By Submitted Article on November 28, 2017.
Bert Riggall’s photographs articulate a unique narrative that contributes to our sense of place and how we, today, see ourselves in relation to the Rocky Mountains.
Riggall moved from England to southern Alberta in 1904. He secured a job at Craighurst Farm near Calgary, where he met his wife Dorthea (Dora) Riggall (nŽe Williams). In 1905, Bert worked for the Correction Land Survey, touring southwestern Alberta. While Bert was surveying what is now Waterton Lakes National Park, he became enamoured with the mountain landscape.
In 1906, Bert and Dora married and moved to the Waterton area where they homesteaded and ranched until 1946. By 1909, Bert was running a guiding and outfitting business, leading numerous hunting and fishing excursions in the area. Working with his wife Dora, Bert led trips throughout the Rockies: Yarrow Canyon onto Big Horn Pass, the Avion Ridge trail, the Continental Divide between Alberta and B.C. in the south Castle and Akamina Ridge. These trips fuelled Bert’s lifelong commitment to exploring, photographing and writing about the area.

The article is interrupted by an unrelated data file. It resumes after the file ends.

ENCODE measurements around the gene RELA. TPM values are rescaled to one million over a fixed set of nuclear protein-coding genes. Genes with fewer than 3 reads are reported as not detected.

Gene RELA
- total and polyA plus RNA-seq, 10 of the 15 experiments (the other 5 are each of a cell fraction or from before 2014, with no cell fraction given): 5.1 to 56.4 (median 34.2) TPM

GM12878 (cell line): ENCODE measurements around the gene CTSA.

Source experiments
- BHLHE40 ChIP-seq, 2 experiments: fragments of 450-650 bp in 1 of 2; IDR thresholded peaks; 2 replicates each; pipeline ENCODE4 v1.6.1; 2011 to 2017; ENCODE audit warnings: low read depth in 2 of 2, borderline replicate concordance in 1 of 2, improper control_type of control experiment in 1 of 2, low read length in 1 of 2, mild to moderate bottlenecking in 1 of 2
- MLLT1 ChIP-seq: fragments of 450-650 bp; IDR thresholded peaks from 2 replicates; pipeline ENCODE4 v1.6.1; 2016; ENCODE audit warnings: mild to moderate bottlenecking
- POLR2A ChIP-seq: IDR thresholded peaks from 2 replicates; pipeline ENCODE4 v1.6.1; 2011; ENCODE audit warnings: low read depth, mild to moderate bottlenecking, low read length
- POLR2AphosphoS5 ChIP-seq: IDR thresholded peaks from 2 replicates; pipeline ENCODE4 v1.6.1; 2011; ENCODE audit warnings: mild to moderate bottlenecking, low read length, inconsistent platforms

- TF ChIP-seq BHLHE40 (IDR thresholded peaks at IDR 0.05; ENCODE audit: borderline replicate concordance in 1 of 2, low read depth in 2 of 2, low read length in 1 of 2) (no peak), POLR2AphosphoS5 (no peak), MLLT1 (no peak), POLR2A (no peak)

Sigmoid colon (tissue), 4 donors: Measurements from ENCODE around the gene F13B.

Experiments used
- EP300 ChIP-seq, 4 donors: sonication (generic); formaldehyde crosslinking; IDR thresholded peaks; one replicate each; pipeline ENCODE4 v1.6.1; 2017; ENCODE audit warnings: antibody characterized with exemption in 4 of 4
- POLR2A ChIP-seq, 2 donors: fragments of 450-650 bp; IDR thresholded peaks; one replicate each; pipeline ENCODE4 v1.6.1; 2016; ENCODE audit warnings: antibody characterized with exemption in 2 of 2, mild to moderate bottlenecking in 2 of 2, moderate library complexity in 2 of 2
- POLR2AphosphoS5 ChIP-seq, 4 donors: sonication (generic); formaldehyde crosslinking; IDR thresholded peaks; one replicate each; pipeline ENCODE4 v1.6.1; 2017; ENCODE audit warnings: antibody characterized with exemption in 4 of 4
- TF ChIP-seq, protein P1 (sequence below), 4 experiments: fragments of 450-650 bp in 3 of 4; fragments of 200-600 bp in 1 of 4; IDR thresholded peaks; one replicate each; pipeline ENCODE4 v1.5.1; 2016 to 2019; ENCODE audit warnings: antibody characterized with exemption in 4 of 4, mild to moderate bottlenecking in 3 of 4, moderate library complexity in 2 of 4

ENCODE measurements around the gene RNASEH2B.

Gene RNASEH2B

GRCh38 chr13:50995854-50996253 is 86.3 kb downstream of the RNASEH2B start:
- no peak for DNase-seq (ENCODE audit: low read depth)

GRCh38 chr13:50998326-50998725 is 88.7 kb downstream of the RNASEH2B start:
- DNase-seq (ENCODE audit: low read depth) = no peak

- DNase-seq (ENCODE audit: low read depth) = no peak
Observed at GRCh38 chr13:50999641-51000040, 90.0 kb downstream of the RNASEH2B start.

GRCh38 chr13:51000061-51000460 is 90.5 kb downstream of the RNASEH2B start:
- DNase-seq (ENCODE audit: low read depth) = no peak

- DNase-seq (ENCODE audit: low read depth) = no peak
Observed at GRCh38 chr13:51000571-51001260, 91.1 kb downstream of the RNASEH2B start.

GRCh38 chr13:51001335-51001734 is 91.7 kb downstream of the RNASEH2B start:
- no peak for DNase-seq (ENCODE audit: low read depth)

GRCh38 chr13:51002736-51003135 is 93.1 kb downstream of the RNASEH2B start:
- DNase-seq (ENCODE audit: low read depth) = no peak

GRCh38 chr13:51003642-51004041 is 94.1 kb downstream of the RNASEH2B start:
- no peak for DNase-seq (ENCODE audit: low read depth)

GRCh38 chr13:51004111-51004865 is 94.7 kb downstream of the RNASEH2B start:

The images in the exhibit illustrate to Riggall’s relationship to the mountains: hunting, ranching and guiding juxtaposed against his attention to geology, plants and animals in the area, and the effects his activities had on particular species. His photographs represent the indistinct line between the use of the land that his livelihood depended on, and his appreciation for the areas he wished to see protected. Riggall’s relationship to the landscape inspired an intergenerational commitment to mountain stewardship and conservation.
Stewarding, preserving and exhibiting collections such as the Bert Riggall fonds held at the Whyte Museum of the Canadian Rockies is important to understanding the interconnectedness of mountain systems, including the environment, economy and society.
Nicole Ensing and Brittany Watson from the Whyte Museum of the Canadian Rockies will discuss the exhibit they co-curated this Sunday from 2-3 p.m. at the Galt Museum. The exhibit “Bert Riggall: I to the Hills Will Lift Mine Eyes” is showing at the Galt Museum until Feb. 11.
Your old photos, documents, and artifacts might have historical value. Please contact Galt Museum & Archives for advice before destroying them.
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